Too late to date: how differences in mating time may drive a species apart

Sabine Hänniger and Astrid Groot discuss their new research, recently published in BMC Evolutionary Biology, that finds a single gene may underlie the change in mating behavior that could result in two strains of the fall armyworm diverging into two different species.

The notorious fall armyworm – you’ve probably heard of it. It’s a night active moth and it’s been in the news lately as an invasive species in Africa that causes severe damage to corn and other crops, threatens the livelihoods of farmers and may strip southern Africa of key food sources. The fall armyworm (Spodoptera frugiperda) originates from the Americas, where e.g. Brazil spends over 600 million dollars every year to control the pest.

While we need to figure out how to control the crop pest in Africa, there are some important things we can already learn from the moth. One of the central questions in biology is: where does all the biodiversity come from?

The fall armyworm can help us answer this question, as this species occurs as two different strains, called corn-strain and rice-strain. The strains look exactly alike, but differ in some features, like pheromone composition and host plant preference, but most importantly in their timing of mating: the corn-strain mates early in the night, while the rice strain mates late in the night. How did we find these differences?

We observed hundreds of couples in a dark room, lit by a red light and a red flashlight, as moths can’t see red light. After the lights went off and night set in, the corn-strain moths became active, soon followed by matings. Meanwhile, the rice-strain moths were sitting still, motionless. Only after several hours, the rice-strain moths woke up and started their mating activities.

Female adult moth extruding her pheromone gland, advertising her availability for mating
Female adult moth extruding her pheromone gland, advertising her availability for mating
Sabine Hänniger

When two populations (or strains) of the same species don’t mate with each other, genes are not exchanged between these populations. Mutations that occur spontaneously are thus not exchanged and stay within the population, so that different mutations can accumulate in each population. In this way, two populations will become more and more genetically different over time, which can result in the development into two species.

Looking at the strains in our dark room that were either mating early or late, we wanted to know what genetic differences had accumulated between the two strains that could explain their differences in mating times at night. Therefore, we hybridized the two strains and observed the mating activities of the parental strains together with the hybrids and their offspring throughout the night with our red flashlights.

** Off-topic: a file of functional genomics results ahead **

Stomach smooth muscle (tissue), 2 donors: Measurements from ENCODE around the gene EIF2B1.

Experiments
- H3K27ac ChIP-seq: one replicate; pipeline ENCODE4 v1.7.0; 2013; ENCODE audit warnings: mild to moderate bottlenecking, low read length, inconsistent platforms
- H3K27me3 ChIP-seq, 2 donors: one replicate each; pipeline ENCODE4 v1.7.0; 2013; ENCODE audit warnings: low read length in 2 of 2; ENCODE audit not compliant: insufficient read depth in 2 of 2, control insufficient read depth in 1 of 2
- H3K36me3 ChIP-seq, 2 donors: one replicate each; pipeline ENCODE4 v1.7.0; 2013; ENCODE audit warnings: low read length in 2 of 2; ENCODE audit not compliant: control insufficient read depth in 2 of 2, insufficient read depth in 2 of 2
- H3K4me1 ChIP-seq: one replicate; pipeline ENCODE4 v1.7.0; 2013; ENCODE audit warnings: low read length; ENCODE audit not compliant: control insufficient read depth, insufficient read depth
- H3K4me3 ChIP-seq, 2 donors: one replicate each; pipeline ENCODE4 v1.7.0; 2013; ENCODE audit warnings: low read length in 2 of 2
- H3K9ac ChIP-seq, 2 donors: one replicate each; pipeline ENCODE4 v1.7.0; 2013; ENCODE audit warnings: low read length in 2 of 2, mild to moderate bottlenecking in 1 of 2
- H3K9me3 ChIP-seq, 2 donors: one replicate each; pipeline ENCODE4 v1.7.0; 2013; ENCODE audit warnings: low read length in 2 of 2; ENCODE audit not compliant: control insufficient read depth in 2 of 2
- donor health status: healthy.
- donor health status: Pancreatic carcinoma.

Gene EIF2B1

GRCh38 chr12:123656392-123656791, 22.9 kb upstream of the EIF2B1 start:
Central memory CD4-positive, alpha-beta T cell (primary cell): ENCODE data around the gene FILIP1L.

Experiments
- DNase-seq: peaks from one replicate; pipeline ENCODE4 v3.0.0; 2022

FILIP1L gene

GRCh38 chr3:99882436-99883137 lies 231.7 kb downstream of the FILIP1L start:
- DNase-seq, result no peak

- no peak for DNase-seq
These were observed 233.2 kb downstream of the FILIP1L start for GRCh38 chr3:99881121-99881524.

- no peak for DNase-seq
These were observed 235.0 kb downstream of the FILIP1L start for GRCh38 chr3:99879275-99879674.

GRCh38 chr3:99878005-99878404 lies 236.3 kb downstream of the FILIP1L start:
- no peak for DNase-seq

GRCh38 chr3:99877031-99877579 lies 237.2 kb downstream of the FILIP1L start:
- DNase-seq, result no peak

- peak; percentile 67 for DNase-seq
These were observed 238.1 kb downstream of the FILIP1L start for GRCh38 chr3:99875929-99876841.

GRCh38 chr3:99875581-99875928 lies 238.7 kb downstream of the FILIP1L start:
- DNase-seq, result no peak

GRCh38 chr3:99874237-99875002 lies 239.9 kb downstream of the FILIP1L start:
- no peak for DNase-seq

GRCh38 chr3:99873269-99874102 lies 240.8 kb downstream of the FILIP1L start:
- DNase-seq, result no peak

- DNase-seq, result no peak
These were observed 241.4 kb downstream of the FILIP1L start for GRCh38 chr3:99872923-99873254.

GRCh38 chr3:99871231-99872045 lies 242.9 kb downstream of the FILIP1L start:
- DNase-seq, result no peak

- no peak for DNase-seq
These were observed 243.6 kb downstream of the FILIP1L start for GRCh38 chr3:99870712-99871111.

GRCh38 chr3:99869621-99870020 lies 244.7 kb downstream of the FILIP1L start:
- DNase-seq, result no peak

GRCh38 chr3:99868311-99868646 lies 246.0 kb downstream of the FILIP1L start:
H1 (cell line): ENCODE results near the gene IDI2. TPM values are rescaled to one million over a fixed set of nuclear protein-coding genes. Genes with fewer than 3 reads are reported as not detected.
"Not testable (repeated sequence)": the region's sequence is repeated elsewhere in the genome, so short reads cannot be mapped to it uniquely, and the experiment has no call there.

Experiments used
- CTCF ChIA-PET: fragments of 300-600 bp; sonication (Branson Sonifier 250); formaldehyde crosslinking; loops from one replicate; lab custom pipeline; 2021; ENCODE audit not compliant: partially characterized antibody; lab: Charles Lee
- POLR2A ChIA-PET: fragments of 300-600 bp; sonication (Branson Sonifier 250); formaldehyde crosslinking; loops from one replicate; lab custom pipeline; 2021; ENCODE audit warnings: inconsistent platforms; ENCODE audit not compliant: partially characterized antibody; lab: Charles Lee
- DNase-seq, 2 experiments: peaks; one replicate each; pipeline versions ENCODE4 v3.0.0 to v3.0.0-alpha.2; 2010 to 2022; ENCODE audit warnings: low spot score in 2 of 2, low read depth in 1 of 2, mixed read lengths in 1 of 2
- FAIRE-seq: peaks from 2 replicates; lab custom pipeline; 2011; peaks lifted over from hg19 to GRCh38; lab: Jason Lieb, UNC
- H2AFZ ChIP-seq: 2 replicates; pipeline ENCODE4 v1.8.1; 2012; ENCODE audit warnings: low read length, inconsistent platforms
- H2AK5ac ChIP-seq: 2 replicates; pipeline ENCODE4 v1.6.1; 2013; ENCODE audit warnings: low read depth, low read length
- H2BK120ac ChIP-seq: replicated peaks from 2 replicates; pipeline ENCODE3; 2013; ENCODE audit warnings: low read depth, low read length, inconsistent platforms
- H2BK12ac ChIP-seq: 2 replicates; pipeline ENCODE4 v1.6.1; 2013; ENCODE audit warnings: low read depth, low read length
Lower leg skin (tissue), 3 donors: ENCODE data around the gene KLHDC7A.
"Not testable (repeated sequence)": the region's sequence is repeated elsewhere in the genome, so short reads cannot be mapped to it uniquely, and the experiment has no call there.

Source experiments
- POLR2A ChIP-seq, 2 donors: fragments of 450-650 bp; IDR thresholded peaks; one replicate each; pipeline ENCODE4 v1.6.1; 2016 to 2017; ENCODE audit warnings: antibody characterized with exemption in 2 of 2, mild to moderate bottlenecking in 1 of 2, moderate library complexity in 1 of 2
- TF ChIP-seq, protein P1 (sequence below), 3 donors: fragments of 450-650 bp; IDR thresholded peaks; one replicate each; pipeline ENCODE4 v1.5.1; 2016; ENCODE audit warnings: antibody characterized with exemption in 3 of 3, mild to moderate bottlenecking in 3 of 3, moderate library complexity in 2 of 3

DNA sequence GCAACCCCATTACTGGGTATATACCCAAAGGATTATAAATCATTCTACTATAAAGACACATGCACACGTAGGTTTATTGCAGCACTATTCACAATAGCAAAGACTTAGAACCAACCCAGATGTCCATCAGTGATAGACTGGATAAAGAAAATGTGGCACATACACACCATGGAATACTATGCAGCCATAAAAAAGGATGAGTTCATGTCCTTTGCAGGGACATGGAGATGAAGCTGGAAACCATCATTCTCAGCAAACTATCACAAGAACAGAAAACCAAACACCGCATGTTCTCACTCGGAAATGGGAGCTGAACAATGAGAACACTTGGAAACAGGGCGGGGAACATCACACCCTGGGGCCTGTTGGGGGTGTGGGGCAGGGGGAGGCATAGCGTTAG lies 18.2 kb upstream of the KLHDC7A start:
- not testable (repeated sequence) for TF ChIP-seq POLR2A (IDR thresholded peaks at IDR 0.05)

Hundreds of beakers for observation
Hundreds of beakers for observation
Sabine Hänniger

We then analyzed all those individuals genetically, and by combining the observation and genetic data, we could identify one chromosome that explained most of the timing difference between the strains. We were excited when we also found out that this chromosome harbors a gene that is part of the circadian clock: vrille!

Thus, the circadian rhythm of the corn-strain and the rice-strain appear to be out of sync and we identified vrille as a candidate to cause the asynchrony. When comparing the DNA sequence of this gene between the strains, we found some interesting differences in the promoter region.

The circadian clock is an internal molecular clock present in most living beings on earth. Dependent on light input, genes and proteins interact with each other in a circadian rhythm that is roughly 24 hours. This rhythm helps mice, for example, to wake up and get active at night when they can’t easily be seen by predators, and it helps the fall armyworm to wake up at the right time to find a mating partner.

Adult moths mating.
Adult moths mating.
Sabine Hänniger

We also looked at differences in the mRNA levels at every hour for 24 hours and found that vrille is always more expressed in the rice-strain than in the corn-strain. This made us curious about how this difference influences the other genes of the circadian clock. Excitingly, we did find some differences in expression levels of the genes that directly interact with vrille in the circadian clock.

In short, we may have identified a mechanism underlying evolution in progress between two strains that seem to become two different species. A change in the promoter region of the gene vrille may cause a change in the transcription of the gene, which can influence the circadian clock. An altered circadian clock alters the behavior of the fall armyworm, causing the different strains to mate at different time points at night. This timing difference constitutes a mating barrier that keeps the strains apart and may facilitate the development into different species.

Thus, in addition to being a severe pest that needs to be eradicated, the fall armyworm has given us insights in the evolutionary process of speciation, which has led to the great biodiversity on earth.

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